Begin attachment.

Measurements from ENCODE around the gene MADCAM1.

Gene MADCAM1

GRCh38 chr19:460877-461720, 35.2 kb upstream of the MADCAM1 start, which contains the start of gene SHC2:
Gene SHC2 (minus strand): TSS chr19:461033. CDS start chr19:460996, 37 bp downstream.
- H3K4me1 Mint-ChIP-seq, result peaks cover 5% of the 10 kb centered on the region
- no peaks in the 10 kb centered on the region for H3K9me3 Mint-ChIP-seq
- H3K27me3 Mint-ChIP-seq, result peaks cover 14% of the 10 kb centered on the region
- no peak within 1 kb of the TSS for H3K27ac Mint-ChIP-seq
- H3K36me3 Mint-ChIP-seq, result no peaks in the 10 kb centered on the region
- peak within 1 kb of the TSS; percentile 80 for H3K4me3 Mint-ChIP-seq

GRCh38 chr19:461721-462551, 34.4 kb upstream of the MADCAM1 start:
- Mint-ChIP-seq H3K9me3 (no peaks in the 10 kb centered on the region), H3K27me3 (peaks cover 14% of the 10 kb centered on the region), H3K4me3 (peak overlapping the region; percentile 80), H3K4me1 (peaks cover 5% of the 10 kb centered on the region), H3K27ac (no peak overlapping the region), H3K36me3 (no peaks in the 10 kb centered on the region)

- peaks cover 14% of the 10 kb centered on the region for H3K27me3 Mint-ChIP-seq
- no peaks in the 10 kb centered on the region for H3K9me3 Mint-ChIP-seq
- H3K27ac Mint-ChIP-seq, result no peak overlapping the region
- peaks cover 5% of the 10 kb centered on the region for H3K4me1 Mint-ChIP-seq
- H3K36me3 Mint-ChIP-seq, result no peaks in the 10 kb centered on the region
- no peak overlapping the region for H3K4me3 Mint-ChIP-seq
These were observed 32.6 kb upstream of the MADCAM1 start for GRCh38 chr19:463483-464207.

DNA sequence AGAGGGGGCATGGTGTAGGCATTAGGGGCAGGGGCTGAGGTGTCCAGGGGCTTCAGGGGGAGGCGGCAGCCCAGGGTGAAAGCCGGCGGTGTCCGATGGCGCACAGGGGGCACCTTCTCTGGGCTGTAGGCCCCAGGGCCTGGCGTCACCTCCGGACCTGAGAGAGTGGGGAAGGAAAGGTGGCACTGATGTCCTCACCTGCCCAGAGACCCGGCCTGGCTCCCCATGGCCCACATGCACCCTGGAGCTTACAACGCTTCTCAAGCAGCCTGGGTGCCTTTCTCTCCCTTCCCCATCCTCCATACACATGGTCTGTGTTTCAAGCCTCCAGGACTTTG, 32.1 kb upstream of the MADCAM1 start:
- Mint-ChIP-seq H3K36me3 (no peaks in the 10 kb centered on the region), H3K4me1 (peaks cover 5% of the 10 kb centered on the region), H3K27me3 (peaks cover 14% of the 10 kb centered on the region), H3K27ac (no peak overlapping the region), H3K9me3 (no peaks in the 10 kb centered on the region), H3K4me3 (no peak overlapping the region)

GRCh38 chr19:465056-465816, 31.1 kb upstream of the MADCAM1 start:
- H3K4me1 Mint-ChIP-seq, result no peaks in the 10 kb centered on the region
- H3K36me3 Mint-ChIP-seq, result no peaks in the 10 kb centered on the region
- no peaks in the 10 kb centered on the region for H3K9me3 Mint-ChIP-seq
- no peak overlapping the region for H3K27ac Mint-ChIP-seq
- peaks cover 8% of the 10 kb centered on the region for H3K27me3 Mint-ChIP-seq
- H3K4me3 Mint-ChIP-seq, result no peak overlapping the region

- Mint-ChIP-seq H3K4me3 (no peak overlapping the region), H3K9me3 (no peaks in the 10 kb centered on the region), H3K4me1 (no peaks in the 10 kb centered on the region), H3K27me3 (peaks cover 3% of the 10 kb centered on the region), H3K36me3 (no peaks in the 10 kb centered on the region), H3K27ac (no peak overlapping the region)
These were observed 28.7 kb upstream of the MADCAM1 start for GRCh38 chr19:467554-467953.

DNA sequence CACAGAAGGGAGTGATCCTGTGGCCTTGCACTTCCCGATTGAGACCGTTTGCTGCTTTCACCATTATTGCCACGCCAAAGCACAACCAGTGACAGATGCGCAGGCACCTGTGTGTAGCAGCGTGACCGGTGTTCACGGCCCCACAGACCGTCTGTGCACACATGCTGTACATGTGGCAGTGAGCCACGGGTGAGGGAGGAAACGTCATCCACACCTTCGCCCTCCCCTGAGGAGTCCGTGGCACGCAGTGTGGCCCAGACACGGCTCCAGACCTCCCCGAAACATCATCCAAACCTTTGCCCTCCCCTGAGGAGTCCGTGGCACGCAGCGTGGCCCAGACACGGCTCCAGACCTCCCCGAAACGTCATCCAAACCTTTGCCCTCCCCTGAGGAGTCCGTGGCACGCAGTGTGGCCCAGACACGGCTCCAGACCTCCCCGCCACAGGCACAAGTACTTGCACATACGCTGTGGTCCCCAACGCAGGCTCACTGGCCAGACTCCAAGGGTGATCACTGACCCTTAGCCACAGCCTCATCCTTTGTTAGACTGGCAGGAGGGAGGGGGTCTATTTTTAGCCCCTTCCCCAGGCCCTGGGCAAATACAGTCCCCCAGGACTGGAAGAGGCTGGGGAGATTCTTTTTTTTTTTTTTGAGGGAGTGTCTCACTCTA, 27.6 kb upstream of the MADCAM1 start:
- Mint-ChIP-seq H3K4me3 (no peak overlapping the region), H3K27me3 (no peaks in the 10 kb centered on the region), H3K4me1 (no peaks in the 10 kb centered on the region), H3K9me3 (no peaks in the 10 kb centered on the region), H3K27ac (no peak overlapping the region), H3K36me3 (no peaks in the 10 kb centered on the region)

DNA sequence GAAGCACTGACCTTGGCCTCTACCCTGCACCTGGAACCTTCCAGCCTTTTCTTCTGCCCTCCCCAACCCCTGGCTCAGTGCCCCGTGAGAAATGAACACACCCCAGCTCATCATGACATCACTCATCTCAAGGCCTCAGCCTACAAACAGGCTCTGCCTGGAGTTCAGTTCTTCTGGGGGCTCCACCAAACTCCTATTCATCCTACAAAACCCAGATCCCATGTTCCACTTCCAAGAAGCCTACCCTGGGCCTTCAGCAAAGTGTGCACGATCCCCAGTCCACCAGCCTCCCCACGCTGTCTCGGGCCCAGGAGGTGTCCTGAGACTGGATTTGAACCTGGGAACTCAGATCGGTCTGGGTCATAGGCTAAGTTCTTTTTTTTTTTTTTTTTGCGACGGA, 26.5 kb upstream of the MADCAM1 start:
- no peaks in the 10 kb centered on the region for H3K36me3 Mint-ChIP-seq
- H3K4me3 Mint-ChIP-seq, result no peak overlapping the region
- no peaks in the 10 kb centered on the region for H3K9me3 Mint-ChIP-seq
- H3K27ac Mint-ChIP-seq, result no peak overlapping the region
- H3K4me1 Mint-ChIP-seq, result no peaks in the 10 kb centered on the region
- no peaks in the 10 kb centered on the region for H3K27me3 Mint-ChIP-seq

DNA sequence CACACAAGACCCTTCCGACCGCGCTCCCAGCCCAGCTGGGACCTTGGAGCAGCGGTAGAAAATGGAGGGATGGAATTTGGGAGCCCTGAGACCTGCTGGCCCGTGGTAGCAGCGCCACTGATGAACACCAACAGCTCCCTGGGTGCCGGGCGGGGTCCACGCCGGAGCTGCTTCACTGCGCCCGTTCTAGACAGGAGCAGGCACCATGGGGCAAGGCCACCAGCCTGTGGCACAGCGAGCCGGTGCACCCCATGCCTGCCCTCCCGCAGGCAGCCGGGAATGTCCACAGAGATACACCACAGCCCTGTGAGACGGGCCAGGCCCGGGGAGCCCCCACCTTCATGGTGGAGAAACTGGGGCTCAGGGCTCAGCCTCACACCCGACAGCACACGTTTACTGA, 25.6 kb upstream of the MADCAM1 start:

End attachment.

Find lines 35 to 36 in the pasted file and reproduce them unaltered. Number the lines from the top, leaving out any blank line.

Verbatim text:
- H3K4me3 Mint-ChIP-seq, result no peak overlapping the region
- no peaks in the 10 kb centered on the region for H3K9me3 Mint-ChIP-seq